Yes you are right that is my website. The 5% number is based on my actual sales figures. This is not a new business but is a well established business in London. The page says 2 weeks subscription is most popular to encourage users to sign up for membership options. However the most popular option is one time bookings. Honestly my life would be easier if people signed up for subscriptions. I've tried every tactic to encourage subscriptions but even if people subscribe it leads to a lot of cancellations. The nature of massage therapy is that you cannot really schedule it months in advance. I hope I explained it clearly, if not feel free to ask me any more questions.

        I can see how independent massage therapists will feel like they need your solution. But experience has shown me that it might not work for them. Hence my view that your churn will be very high when people don't see results after a few months.

        1. 1

          Oh I see, that makes more sense. I don't really see it as a set it and forget it kind of thing on a landing page. Ideally, the massage therapist would try and sell it to their customers like:

          Hey, listen! You're a happy client of mine. I can actually help you pay me less. All you have to do is give me your credit card and commit to a 6 month period and get 20% off. Do you have your wallet on you? I'm basically handing you $120 to keep doing the thing you're already doing. Are you interested?

          Also it seems like there may be a misunderstanding. I don't want to schedule massages months in advance, or at all. I want to help massage therapists sell massage credits. The customer gets a credit when they're charged and chooses if or when to redeem it that month. If they don't, it carries over to the next month. My vision is to help massage therapist know 100%, "oh I have 20 subscriptions so that means an extra $1600 every month I don't have to worry about." $29 (or whatever the price would be) seems like a small price to pay to guarantee $1600/month in income, especially given the volatility of service industry professions.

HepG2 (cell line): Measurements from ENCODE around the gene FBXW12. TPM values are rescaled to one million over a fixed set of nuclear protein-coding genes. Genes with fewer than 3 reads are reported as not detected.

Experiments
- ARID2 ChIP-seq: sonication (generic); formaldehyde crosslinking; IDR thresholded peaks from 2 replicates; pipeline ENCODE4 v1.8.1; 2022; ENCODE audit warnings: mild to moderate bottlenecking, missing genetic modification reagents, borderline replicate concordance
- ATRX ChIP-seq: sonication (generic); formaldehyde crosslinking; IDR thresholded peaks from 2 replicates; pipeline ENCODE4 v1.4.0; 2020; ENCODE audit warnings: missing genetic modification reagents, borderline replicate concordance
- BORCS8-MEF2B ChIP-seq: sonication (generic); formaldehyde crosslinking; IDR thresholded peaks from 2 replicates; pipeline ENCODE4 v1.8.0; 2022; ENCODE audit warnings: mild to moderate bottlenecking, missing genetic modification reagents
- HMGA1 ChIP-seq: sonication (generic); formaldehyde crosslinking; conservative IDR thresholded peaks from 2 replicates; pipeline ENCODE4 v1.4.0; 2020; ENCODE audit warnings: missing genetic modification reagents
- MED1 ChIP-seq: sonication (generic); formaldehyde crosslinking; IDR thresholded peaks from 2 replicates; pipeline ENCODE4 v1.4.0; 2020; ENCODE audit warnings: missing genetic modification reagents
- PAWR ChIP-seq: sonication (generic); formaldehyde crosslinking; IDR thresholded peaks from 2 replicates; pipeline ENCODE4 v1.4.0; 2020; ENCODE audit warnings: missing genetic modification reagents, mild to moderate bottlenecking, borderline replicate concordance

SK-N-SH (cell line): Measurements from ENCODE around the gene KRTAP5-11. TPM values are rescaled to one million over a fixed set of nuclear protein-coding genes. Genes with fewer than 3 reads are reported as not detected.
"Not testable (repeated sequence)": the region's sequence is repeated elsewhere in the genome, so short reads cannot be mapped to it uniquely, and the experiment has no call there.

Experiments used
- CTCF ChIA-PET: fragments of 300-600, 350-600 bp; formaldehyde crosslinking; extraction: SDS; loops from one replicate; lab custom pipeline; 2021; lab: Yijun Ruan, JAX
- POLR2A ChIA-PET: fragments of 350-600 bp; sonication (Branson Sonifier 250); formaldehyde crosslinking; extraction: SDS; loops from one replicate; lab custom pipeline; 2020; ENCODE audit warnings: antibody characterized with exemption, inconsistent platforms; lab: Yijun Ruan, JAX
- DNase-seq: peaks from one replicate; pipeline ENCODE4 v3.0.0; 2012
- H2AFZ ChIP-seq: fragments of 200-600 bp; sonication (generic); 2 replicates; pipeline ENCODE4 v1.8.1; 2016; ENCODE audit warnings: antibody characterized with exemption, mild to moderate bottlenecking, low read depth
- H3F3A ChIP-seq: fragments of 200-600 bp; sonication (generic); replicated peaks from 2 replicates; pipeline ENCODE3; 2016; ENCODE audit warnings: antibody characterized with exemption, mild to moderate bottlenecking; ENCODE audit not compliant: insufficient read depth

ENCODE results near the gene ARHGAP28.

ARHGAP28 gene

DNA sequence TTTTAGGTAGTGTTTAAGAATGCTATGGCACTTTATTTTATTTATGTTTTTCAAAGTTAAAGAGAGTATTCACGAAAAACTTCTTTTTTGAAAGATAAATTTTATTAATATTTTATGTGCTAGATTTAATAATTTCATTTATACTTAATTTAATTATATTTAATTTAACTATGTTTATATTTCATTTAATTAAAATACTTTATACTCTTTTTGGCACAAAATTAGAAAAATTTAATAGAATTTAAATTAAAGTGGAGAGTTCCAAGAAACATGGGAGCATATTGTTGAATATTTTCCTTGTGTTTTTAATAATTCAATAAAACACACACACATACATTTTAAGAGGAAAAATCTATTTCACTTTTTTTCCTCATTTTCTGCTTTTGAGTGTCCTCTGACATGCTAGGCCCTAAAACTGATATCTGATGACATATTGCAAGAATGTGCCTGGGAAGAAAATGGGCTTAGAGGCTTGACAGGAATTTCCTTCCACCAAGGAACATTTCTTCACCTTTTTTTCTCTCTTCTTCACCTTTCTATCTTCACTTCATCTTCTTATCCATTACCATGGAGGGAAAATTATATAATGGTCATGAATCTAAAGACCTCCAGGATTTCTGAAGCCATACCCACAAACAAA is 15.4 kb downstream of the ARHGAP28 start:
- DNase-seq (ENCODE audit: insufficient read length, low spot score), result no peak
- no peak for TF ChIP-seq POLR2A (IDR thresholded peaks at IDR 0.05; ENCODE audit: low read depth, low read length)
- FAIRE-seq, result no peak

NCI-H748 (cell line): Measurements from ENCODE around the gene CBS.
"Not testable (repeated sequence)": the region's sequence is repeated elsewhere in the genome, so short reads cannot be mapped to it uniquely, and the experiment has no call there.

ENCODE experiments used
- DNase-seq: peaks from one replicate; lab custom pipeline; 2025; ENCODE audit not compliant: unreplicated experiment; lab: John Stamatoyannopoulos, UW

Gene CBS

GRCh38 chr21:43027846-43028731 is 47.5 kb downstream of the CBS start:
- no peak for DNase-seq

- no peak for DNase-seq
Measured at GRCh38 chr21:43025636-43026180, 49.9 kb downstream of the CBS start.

Who knows though, it's all just a hypothesis at this point. I won't know anything for sure until I talk to the therapists. I have a preliminary list of 50 leads I generated in a couple hours to contact for customer development interviews. Customer success is important to me, I don't want to just sell subscriptions to my product.

          On an unrelated note, my mom was a massage therapist for 20 years. It was a huge part of my childhood, I'd often spend sick days eating werther's original in her clinic's waiting room. She would also sometimes bring me along when she was doing home visits for friends of hers. Not much of a story but I think it's a narrative that may help these people relate to and humanize the salesperson in me.